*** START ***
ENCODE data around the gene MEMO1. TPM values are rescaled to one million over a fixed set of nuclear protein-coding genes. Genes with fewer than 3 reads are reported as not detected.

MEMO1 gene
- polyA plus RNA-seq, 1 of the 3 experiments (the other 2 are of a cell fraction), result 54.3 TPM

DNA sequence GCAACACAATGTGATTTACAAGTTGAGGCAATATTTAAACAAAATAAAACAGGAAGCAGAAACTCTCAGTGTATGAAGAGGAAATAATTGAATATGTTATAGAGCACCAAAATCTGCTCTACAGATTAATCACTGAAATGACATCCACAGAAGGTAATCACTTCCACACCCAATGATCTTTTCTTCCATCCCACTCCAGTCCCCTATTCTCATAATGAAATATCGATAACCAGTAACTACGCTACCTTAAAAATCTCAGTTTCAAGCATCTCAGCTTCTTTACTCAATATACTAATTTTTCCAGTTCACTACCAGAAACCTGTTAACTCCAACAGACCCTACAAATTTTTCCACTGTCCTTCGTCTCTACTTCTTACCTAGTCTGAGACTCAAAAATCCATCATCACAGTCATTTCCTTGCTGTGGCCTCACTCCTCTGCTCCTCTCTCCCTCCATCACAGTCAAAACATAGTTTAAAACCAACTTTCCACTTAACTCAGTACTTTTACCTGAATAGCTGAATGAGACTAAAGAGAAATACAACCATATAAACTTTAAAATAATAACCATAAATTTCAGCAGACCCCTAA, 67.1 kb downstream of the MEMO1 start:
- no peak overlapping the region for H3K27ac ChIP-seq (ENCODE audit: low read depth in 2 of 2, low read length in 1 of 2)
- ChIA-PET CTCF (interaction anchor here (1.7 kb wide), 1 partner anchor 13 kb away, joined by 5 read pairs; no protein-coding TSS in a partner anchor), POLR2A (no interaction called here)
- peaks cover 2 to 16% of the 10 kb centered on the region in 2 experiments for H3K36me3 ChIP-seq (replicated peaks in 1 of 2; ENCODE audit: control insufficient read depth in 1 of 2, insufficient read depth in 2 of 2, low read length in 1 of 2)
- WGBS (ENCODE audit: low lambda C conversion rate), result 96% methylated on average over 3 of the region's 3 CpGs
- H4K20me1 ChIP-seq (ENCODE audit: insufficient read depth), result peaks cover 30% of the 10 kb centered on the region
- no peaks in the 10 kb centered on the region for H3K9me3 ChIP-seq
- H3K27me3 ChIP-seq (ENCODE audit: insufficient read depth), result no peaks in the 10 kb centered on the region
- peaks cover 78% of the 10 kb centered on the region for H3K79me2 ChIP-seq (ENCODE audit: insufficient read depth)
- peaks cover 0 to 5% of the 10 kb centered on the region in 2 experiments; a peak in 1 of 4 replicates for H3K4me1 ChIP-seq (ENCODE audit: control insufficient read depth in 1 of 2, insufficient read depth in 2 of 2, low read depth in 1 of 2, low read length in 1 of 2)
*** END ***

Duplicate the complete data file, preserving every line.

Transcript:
ENCODE data around the gene MEMO1. TPM values are rescaled to one million over a fixed set of nuclear protein-coding genes. Genes with fewer than 3 reads are reported as not detected.

MEMO1 gene
- polyA plus RNA-seq, 1 of the 3 experiments (the other 2 are of a cell fraction), result 54.3 TPM

DNA sequence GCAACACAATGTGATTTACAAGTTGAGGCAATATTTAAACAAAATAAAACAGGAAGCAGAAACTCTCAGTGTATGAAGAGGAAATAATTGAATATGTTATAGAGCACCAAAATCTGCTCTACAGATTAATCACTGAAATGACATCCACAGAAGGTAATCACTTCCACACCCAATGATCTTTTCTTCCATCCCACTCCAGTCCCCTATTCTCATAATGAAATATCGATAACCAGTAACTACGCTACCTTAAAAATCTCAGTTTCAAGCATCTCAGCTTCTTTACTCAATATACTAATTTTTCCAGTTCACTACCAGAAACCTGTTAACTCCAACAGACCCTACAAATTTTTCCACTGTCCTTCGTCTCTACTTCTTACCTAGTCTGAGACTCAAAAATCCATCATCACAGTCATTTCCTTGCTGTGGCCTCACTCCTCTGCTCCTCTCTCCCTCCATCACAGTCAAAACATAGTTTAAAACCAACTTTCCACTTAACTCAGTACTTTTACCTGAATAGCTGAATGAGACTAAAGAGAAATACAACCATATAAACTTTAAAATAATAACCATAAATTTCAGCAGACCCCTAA, 67.1 kb downstream of the MEMO1 start:
- no peak overlapping the region for H3K27ac ChIP-seq (ENCODE audit: low read depth in 2 of 2, low read length in 1 of 2)
- ChIA-PET CTCF (interaction anchor here (1.7 kb wide), 1 partner anchor 13 kb away, joined by 5 read pairs; no protein-coding TSS in a partner anchor), POLR2A (no interaction called here)
- peaks cover 2 to 16% of the 10 kb centered on the region in 2 experiments for H3K36me3 ChIP-seq (replicated peaks in 1 of 2; ENCODE audit: control insufficient read depth in 1 of 2, insufficient read depth in 2 of 2, low read length in 1 of 2)
- WGBS (ENCODE audit: low lambda C conversion rate), result 96% methylated on average over 3 of the region's 3 CpGs
- H4K20me1 ChIP-seq (ENCODE audit: insufficient read depth), result peaks cover 30% of the 10 kb centered on the region
- no peaks in the 10 kb centered on the region for H3K9me3 ChIP-seq
- H3K27me3 ChIP-seq (ENCODE audit: insufficient read depth), result no peaks in the 10 kb centered on the region
- peaks cover 78% of the 10 kb centered on the region for H3K79me2 ChIP-seq (ENCODE audit: insufficient read depth)
- peaks cover 0 to 5% of the 10 kb centered on the region in 2 experiments; a peak in 1 of 4 replicates for H3K4me1 ChIP-seq (ENCODE audit: control insufficient read depth in 1 of 2, insufficient read depth in 2 of 2, low read depth in 1 of 2, low read length in 1 of 2)